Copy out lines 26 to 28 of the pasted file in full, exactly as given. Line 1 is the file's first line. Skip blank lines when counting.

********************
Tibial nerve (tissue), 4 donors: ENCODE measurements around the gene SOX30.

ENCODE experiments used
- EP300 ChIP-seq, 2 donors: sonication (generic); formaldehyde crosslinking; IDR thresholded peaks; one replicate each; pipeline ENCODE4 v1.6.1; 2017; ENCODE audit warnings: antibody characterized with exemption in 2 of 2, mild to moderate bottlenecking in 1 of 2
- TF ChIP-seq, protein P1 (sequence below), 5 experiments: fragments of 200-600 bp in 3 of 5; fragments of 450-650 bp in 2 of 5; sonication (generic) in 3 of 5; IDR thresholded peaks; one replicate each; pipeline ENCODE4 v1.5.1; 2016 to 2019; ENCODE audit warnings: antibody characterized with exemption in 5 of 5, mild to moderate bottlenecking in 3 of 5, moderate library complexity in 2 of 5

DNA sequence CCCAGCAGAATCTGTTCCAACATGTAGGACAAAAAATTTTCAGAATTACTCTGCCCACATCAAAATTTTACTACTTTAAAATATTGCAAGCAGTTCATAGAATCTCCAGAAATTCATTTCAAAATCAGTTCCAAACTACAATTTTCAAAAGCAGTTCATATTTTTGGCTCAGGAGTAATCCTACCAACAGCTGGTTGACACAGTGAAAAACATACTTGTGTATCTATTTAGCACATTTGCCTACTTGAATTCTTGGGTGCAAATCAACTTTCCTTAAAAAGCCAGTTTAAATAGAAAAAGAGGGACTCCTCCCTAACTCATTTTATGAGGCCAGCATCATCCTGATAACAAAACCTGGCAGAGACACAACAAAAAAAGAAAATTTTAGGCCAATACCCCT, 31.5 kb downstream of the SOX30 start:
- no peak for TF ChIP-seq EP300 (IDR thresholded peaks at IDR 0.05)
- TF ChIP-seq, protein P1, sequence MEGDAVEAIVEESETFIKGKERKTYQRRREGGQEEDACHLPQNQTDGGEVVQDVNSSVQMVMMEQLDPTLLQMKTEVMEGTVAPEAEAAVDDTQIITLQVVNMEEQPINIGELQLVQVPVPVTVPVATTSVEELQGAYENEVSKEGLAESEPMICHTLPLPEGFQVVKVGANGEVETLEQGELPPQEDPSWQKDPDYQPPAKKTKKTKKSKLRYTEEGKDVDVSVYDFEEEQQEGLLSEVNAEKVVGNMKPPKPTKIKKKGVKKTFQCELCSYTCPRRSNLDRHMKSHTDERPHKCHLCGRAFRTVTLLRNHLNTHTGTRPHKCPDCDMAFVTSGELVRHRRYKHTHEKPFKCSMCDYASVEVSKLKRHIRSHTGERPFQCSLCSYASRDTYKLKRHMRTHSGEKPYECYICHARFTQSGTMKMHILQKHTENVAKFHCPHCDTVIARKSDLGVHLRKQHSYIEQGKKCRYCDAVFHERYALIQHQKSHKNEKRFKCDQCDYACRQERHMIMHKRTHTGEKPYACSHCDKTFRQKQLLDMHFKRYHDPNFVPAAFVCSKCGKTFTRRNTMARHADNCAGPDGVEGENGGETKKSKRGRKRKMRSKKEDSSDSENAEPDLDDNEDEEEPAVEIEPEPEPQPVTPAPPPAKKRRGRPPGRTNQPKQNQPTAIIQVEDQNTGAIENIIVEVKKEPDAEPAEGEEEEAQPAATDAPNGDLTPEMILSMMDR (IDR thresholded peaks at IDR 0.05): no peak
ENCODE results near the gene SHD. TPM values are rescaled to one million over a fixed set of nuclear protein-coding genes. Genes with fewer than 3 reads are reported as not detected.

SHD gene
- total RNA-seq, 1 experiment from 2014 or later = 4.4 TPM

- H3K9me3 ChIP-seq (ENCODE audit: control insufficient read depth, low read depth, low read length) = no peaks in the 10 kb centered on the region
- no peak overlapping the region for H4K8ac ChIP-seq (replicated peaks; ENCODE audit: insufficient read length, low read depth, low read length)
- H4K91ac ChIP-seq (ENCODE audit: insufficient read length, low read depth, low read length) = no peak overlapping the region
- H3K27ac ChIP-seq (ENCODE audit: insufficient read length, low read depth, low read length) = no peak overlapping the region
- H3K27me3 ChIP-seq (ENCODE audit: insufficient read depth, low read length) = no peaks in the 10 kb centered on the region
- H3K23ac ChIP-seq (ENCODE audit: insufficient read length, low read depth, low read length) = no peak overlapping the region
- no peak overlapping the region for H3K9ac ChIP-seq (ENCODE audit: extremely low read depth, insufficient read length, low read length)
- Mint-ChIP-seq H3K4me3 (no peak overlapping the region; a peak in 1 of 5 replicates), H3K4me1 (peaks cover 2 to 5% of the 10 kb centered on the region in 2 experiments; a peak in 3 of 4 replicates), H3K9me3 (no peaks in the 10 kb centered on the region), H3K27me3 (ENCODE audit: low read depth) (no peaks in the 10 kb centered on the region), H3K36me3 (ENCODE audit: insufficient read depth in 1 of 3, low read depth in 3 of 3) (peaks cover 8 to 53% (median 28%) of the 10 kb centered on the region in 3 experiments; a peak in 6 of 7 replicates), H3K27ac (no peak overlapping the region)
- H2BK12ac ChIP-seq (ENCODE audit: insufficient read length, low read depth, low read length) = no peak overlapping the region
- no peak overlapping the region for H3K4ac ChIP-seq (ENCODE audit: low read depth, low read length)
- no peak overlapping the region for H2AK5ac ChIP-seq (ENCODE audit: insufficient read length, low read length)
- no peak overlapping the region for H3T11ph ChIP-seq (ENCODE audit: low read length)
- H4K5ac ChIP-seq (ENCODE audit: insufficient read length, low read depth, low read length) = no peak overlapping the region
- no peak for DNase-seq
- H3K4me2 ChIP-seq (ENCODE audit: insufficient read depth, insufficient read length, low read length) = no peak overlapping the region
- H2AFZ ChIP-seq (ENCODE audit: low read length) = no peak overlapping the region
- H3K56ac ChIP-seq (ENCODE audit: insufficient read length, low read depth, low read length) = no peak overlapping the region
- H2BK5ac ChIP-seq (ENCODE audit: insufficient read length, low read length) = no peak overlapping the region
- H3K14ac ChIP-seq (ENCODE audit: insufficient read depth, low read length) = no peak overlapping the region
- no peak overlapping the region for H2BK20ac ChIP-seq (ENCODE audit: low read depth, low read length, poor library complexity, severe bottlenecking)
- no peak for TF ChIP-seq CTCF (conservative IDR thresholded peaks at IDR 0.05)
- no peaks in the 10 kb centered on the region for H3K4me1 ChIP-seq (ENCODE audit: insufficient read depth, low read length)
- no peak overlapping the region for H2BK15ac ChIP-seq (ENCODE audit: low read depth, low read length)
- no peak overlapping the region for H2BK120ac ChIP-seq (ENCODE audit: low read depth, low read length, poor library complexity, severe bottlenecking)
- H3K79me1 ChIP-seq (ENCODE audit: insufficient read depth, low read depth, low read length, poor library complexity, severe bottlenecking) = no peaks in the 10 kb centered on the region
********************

- H2AFZ ChIP-seq (ENCODE audit: low read length) = no peak overlapping the region
- H3K56ac ChIP-seq (ENCODE audit: insufficient read length, low read depth, low read length) = no peak overlapping the region
- H2BK5ac ChIP-seq (ENCODE audit: insufficient read length, low read length) = no peak overlapping the region